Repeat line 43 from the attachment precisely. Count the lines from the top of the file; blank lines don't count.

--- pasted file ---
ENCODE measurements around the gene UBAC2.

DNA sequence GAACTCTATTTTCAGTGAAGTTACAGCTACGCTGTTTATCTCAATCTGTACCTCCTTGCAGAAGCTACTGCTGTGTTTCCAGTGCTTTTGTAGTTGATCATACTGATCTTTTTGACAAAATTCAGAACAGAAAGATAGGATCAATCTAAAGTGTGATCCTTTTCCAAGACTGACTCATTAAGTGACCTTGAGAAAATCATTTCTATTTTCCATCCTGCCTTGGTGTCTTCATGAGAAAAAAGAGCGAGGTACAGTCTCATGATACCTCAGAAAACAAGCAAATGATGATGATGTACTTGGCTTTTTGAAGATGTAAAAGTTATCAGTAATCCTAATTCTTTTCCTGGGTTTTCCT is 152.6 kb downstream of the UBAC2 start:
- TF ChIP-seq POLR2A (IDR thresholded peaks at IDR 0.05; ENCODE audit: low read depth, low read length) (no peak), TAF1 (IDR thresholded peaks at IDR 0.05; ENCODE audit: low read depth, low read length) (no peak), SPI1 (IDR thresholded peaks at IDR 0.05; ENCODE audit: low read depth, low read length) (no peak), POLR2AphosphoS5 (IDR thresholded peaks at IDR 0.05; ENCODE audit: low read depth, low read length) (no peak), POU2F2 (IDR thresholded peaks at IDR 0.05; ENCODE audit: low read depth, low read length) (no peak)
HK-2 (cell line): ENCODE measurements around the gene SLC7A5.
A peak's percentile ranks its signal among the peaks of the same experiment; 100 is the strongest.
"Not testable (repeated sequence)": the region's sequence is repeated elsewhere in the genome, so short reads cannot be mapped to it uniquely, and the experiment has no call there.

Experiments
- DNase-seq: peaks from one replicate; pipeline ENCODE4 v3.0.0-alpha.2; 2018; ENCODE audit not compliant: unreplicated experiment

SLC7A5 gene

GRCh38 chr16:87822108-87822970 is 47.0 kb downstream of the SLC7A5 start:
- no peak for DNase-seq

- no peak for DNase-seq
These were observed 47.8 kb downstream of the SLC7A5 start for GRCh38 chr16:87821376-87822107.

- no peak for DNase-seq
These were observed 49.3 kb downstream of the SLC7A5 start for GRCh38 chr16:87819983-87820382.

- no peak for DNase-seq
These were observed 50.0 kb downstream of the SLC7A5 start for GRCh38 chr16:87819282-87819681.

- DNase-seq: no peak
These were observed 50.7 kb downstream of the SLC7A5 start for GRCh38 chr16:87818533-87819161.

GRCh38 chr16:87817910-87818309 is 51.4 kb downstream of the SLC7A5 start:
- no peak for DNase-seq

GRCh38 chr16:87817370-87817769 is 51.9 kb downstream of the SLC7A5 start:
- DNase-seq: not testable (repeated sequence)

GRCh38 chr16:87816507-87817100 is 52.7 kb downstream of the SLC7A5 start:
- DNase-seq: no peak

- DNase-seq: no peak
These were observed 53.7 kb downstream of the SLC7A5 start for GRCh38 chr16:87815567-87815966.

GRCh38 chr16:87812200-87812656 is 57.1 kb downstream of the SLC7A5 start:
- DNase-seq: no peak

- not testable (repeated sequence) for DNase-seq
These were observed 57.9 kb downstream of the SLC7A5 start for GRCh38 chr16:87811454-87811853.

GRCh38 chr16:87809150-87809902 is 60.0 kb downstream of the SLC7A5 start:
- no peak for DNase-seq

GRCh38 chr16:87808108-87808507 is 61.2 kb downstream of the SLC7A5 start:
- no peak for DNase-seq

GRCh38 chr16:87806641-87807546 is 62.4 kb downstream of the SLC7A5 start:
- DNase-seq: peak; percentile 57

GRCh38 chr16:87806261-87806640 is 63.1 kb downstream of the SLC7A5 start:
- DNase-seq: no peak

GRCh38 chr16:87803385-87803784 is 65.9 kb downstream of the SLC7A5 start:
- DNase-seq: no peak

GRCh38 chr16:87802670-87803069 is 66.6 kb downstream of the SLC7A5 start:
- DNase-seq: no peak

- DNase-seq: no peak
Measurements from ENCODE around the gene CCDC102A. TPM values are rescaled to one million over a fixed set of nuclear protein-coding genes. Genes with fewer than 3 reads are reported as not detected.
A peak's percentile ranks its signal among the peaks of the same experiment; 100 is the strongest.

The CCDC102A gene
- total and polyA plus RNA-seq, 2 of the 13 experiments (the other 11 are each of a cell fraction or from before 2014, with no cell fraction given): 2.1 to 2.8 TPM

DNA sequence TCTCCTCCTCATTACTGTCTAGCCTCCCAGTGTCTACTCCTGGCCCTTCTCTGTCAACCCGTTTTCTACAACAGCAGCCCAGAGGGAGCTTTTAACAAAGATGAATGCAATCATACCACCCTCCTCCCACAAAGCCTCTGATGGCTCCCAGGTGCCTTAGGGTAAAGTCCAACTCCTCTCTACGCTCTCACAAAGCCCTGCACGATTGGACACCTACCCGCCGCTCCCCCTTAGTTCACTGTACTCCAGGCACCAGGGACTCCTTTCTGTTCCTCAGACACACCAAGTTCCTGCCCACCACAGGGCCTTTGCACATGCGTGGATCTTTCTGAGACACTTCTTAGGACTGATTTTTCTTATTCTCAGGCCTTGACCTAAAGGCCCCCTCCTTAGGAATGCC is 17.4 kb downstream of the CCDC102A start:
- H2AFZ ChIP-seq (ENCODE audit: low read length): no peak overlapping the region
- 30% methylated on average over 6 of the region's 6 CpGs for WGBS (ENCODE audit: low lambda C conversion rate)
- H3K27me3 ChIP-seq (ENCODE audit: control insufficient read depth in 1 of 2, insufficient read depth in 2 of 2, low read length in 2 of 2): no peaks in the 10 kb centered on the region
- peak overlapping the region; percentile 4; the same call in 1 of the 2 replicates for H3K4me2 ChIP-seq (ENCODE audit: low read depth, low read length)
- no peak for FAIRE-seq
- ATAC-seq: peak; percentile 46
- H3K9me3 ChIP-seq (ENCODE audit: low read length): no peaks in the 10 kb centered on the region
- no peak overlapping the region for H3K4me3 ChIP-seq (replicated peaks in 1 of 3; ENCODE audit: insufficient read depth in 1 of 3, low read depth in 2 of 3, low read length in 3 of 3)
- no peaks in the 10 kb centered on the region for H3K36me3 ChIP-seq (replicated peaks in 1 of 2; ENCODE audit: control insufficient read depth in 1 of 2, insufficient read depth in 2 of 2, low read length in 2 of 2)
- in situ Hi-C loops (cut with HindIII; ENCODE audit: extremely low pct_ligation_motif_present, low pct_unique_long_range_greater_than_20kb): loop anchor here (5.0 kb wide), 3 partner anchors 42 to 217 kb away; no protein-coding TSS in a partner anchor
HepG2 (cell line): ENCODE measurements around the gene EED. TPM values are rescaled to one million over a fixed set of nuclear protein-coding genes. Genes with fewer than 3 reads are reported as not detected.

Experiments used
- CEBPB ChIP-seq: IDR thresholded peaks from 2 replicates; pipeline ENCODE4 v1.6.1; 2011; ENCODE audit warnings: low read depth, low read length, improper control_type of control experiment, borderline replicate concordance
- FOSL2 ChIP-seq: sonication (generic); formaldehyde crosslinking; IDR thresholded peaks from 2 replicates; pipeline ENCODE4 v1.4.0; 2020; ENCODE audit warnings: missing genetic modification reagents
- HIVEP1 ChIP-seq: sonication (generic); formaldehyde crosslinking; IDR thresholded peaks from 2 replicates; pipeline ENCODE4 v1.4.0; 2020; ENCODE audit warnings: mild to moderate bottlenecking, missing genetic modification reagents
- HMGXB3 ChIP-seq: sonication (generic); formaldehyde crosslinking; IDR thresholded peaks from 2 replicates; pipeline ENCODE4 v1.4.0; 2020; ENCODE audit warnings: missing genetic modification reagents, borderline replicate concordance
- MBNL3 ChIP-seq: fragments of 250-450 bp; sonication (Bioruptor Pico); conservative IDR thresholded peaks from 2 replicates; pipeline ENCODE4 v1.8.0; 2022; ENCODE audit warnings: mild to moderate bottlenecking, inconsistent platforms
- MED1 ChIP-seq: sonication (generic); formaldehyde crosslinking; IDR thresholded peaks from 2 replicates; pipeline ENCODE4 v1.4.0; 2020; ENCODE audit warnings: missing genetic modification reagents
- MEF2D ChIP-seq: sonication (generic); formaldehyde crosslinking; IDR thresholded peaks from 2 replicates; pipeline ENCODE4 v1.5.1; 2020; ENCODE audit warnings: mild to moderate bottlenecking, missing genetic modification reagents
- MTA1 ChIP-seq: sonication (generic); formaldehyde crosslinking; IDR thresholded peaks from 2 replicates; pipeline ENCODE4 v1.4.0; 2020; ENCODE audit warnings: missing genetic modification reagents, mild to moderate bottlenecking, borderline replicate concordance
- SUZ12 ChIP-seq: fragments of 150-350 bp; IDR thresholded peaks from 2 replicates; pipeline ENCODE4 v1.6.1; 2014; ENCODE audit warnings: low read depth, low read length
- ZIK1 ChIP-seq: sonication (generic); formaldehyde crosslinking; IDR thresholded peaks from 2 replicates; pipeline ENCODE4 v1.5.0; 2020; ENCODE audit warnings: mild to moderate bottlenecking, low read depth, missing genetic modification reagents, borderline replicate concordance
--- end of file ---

- DNase-seq: no peak